Too Hard Tonight? Try again in the morning.



How many times do I need to relearn this fact of life? Last night I tried to correct a troublesome Excel spreadsheet until I gave-up in frustration. This morning, I fixed it in five minutes.


Sleep that knits up the ravell’d sleave of care,
The death of each day’s life, sore labour’s bath,
Balm of hurt minds, great nature’s second course,
Chief nourisher in life’s feast.

–Macbeth (2.2.46-51)



Sleep Away Excess Fat

Dr. PenevDo not trade sleep for exercise. You need both to be healthy.

“In a 2004 study, men limited to only four hours of sleep a night reported increased appetite and showed hormonal changes consistent with increased hunger…sleep loss can wreak havoc with a person’s endocrine system, the hormones that control appetite and metabolism.”

Cutting back on sleep, a behavior that is ubiquitous in modern society, appears to compromise efforts to lose fat through dieting.

In our study it reduced fat loss by 55 percent.

Dr. Plamen Penev, MD
University of Chicago
School of Medicine

In a new study of two groups following the same diet and exercise routines weight loss was the same but the group with adequate sleep lost fat while the sleep deprived participants lost muscle or bone.

Burn Off More Fat with More…Sleep?
« Science Life Blog «
University of Chicago Medical Center

Happiness is simple–and subtle



Novelist Amy Bloom surveys the literature on happiness for the New York Times and distills these five essentials. I have recently rediscovered the importance of number 2.

The Fundamentally Sound, Sure-Fire

Top Five Components of


  1. Be in possession of the basics — food, shelter, good health, safety.
  2. Get enough sleep.
  3. Have relationships that matter to you.
  4. Take compassionate care of others and of yourself.
  5. Have work or an interest that engages you.

I don’t see how even the most high-minded, cynical or curmudgeonly person could argue with that.

–Amy Bloom

The Rap on Happiness



See also, Have Some Happy, on this blog.



Where did the time go? Your mind lost it.



John P. RobinsonAmericans today have plenty of time for leisure, says Professor John Robinson. Robinson is Professor of Sociology at the University of Maryland and Director of the Americans’ Use of Time Project.

What [Robinson] does not dispute is that people think they have no time. “It’s very popular, the feeling that there are too many things going on, that people can’t get in control of their lives,” he says. “But when we look at people’s diaries, there just doesn’t seem to be the evidence to back it up. It’s a paradox. When you tell people they have (more…)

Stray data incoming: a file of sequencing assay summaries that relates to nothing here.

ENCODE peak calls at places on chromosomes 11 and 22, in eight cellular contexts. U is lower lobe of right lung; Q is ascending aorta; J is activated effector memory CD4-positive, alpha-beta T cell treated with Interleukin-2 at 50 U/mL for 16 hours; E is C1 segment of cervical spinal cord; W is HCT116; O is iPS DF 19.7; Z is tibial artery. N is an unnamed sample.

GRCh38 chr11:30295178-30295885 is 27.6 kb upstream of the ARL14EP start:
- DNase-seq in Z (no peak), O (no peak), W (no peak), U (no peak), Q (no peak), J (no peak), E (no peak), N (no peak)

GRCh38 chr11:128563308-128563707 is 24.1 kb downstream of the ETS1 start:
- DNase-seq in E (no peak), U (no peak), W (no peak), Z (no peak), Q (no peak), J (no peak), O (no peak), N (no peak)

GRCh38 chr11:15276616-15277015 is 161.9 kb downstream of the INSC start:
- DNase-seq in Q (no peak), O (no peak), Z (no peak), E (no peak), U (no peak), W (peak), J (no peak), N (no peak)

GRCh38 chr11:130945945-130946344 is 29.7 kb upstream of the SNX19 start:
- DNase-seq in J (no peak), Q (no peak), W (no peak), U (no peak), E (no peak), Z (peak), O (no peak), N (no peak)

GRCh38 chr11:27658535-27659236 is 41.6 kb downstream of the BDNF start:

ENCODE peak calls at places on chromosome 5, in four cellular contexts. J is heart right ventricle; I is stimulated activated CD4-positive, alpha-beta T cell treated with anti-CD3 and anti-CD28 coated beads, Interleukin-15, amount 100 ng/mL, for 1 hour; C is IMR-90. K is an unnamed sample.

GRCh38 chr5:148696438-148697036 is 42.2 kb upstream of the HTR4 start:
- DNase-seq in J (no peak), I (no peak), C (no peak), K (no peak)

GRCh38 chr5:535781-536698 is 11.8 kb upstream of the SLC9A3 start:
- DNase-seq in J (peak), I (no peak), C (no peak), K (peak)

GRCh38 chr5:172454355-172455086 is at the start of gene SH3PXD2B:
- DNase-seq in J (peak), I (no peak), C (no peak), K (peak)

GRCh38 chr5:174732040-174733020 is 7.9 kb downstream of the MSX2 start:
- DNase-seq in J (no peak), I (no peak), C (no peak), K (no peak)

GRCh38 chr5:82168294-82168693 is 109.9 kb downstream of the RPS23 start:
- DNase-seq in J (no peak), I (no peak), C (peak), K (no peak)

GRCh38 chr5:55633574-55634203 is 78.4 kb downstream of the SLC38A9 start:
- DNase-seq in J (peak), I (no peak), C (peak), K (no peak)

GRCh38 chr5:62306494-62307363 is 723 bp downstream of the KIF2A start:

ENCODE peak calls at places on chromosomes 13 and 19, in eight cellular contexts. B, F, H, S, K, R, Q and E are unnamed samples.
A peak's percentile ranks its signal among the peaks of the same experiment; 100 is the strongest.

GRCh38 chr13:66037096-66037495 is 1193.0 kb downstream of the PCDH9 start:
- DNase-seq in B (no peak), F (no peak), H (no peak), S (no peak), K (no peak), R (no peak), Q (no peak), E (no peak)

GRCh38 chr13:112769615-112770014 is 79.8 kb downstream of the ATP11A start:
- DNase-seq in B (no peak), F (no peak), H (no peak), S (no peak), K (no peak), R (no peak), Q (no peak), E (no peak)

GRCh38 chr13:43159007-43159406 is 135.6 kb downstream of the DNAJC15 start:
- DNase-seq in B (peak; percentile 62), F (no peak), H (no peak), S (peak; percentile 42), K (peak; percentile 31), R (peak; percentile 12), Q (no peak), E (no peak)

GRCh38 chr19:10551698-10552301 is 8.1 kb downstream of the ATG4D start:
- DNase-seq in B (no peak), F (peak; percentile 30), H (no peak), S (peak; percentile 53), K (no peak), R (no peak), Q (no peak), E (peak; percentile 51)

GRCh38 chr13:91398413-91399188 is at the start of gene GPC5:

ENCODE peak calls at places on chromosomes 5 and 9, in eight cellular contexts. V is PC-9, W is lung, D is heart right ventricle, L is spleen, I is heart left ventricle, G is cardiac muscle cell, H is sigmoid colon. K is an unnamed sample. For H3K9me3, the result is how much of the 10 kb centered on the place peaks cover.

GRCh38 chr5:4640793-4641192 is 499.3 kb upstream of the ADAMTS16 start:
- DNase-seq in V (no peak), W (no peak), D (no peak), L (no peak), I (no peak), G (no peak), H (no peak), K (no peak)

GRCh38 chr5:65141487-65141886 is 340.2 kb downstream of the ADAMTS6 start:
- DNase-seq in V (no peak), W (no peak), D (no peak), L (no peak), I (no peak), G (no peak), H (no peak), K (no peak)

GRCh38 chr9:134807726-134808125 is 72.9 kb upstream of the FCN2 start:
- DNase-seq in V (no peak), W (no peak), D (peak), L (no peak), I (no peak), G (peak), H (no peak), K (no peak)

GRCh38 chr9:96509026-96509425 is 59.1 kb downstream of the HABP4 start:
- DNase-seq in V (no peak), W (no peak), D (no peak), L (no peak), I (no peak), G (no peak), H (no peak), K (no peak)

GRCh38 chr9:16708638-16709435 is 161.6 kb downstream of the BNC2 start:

Night & Day, Tragedy & Giddiness

Mark Twain picture from Appleton's Journal Jul...

Image via Wikipedia

Image via Wikipedia

In the night, in the dark, the tragedy part was always to the front, and always warning, always threatening; and so I moaned and tossed, and sleep was hard to find. But in the cheerful daylight the tragedy element faded out and diappeared, and I walked on air, and was happy to giddiness, to intoxication, you may say.

–Mark Twain
The £1,000,000 Bank-Note

Sleep that knits up the raveled sleave of care,


The death of each day’s life, sore labor’s bath,
Balm of hurt minds, great nature’s second course,


Chief nourisher in life’s feast.

— The rueful murderer in
Shakespeare’s Macbeth
Act II Scene 2

You probably need more sleep, too

Stars and Stripes

“Soldiers require 7-8 hours of good quality sleep each night to sustain operational readiness,” according to … the U.S. Army Medical Command. … “sheer determination or willpower cannot offset the mounting effects of inadequate sleep”…

Scans of sleep-deprived brains, when compared to scans of alert subjects’ brains, show less activity in the prefrontal cortex — the part of the brain associated with high order functions like problem-solving, judgment and moral decision-making, he said. …the people who should sleep the most are unit leaders who make mission-critical decisions. …

[If you can’t change your work schedule, at least adjust your weekend routine.] Sleep can be “banked,” Balkin said. Soldiers forced to sleep for 10 hours, who were then sleep deprived for a week, performed better than soldiers who had only a normal night’s rest on the first night.

–Stars and Stripes